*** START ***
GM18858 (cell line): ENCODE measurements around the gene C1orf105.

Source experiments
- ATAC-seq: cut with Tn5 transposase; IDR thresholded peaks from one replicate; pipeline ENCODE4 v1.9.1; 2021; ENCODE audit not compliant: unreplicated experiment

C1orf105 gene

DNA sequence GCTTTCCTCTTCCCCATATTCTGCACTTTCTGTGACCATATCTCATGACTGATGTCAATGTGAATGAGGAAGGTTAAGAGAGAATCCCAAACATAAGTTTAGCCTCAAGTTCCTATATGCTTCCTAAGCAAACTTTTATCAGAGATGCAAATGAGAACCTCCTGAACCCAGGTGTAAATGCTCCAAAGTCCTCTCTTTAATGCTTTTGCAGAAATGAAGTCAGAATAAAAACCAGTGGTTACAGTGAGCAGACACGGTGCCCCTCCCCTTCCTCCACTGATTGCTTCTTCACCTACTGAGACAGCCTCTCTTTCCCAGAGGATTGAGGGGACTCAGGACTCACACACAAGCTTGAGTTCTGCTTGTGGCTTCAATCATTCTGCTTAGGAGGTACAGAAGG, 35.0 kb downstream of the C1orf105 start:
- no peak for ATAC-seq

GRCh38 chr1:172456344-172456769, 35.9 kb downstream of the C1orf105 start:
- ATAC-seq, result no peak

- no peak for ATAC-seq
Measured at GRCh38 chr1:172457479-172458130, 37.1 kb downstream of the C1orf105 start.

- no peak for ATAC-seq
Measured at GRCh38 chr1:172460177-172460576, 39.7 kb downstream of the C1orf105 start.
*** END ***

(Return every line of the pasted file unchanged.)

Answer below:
GM18858 (cell line): ENCODE measurements around the gene C1orf105.

Source experiments
- ATAC-seq: cut with Tn5 transposase; IDR thresholded peaks from one replicate; pipeline ENCODE4 v1.9.1; 2021; ENCODE audit not compliant: unreplicated experiment

C1orf105 gene

DNA sequence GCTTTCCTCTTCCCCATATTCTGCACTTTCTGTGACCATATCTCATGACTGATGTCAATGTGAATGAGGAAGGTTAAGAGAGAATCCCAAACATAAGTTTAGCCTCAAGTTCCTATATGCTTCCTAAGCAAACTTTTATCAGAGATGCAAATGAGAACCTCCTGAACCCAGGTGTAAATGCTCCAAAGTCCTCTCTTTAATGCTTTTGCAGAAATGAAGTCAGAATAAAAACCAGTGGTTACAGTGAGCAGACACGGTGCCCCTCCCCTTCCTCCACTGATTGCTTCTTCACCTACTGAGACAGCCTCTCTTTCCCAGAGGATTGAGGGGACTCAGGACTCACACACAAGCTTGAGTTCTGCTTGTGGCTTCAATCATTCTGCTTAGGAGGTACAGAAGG, 35.0 kb downstream of the C1orf105 start:
- no peak for ATAC-seq

GRCh38 chr1:172456344-172456769, 35.9 kb downstream of the C1orf105 start:
- ATAC-seq, result no peak

- no peak for ATAC-seq
Measured at GRCh38 chr1:172457479-172458130, 37.1 kb downstream of the C1orf105 start.

- no peak for ATAC-seq
Measured at GRCh38 chr1:172460177-172460576, 39.7 kb downstream of the C1orf105 start.